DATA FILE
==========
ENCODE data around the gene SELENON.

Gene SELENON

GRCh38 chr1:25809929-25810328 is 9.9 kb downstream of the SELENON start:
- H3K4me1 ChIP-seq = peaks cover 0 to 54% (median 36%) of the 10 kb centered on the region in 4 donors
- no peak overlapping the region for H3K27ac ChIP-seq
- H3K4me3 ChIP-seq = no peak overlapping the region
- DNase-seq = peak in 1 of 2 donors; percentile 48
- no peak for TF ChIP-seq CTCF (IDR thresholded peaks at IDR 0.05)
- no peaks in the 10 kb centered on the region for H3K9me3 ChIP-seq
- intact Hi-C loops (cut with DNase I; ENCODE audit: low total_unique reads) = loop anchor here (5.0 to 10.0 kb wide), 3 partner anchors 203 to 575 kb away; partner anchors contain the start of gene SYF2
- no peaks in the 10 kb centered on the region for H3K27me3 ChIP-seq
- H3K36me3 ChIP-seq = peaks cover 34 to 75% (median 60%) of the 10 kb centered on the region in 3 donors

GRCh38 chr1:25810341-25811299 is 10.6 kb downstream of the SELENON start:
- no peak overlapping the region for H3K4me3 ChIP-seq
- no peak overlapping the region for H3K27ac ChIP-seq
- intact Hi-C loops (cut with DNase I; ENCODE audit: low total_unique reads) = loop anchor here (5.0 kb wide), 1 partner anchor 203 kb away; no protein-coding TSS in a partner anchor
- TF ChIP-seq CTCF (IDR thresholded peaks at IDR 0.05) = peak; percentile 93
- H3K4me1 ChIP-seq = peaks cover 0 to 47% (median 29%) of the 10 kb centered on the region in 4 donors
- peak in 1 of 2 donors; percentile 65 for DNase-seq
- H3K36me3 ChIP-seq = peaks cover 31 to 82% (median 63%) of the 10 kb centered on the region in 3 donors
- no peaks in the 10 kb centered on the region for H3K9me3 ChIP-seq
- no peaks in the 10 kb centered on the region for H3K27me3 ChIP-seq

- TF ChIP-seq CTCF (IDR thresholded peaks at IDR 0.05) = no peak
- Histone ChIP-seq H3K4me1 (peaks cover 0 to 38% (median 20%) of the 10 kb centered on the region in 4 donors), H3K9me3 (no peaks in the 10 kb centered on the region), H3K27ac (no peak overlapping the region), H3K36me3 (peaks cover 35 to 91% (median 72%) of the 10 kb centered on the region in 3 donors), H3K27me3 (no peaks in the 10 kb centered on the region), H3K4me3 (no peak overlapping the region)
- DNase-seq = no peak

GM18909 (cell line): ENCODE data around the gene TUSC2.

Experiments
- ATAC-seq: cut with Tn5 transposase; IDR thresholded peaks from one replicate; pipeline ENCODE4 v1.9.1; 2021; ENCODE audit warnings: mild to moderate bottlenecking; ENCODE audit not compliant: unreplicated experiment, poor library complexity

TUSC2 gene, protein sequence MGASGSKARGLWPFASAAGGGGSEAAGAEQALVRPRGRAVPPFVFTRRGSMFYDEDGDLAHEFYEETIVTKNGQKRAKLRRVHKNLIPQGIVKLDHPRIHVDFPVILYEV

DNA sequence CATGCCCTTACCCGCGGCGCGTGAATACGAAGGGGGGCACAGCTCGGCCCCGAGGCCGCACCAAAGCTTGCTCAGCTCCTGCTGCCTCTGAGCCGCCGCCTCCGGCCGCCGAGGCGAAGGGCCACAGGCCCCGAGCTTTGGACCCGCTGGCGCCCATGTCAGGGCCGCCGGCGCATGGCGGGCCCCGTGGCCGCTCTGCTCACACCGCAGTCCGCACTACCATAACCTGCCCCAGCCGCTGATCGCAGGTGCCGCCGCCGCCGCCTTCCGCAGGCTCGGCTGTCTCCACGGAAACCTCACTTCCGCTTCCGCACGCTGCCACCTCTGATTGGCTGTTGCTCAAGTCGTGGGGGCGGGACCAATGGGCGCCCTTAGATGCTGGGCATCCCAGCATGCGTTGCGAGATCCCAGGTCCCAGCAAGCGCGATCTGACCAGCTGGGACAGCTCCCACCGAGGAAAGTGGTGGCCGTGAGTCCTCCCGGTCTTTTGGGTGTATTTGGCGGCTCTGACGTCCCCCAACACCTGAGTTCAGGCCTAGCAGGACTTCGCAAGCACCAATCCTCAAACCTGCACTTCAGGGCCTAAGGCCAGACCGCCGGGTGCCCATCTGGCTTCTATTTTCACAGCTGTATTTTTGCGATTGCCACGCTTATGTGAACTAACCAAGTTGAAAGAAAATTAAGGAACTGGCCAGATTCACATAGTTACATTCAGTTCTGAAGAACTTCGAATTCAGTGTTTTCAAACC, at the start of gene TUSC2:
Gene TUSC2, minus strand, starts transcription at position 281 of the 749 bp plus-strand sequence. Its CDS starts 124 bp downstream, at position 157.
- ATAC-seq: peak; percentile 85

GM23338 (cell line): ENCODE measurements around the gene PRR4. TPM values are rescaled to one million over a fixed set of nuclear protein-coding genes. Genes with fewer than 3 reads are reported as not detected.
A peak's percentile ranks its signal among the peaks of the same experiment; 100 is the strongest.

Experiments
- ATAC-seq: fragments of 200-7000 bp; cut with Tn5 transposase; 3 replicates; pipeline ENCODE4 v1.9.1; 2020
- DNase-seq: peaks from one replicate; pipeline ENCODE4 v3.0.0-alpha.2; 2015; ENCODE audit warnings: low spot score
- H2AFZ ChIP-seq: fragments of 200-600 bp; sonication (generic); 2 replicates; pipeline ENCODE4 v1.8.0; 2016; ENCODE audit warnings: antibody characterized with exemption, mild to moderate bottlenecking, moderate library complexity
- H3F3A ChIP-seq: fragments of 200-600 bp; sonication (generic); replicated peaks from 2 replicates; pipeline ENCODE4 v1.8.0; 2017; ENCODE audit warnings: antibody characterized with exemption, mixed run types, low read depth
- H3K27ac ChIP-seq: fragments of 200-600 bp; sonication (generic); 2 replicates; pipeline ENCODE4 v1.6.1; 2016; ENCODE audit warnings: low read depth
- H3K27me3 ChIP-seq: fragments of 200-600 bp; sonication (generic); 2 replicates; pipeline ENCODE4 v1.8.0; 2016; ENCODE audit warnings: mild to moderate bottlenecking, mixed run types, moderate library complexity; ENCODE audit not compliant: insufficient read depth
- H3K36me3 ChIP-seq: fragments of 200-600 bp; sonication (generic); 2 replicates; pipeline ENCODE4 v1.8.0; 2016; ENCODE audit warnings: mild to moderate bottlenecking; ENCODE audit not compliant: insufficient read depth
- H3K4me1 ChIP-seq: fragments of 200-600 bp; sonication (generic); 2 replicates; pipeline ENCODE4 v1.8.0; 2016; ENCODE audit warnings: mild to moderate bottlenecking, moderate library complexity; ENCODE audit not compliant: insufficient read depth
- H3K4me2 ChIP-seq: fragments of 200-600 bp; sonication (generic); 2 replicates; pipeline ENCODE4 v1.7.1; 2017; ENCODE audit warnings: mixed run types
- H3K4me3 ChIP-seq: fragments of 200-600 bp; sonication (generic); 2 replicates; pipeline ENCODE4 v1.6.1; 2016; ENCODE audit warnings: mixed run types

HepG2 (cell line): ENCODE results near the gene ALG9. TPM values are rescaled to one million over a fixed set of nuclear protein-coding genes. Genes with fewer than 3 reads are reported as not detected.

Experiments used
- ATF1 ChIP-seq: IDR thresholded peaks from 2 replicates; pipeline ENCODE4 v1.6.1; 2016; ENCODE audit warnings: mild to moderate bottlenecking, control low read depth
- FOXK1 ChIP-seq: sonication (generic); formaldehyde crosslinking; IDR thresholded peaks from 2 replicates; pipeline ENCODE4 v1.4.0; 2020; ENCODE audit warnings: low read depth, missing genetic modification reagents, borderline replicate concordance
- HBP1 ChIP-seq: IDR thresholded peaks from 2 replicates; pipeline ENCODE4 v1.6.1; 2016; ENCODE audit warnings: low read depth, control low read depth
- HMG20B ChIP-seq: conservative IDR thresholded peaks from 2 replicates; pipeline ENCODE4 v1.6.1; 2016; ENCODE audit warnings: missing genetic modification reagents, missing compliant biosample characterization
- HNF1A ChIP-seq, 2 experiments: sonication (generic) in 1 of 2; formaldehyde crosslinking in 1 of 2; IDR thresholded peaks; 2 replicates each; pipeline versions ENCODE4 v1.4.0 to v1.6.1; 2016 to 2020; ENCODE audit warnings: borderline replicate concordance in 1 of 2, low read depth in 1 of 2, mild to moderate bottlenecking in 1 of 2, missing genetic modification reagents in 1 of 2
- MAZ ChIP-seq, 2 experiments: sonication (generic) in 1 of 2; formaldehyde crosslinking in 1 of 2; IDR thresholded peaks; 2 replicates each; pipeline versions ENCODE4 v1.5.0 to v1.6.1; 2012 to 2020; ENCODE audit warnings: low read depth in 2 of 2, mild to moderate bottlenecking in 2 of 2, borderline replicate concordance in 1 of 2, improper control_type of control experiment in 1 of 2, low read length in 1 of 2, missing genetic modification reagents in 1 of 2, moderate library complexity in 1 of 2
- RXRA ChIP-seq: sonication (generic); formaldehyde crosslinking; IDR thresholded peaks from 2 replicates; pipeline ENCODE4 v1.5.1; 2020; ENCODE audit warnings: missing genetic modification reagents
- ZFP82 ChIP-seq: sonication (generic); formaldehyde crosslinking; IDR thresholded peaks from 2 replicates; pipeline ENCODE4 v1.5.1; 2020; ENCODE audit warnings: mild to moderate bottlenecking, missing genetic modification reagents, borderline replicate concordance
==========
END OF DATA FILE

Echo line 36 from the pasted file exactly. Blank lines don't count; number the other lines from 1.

- ATAC-seq: fragments of 200-7000 bp; cut with Tn5 transposase; 3 replicates; pipeline ENCODE4 v1.9.1; 2020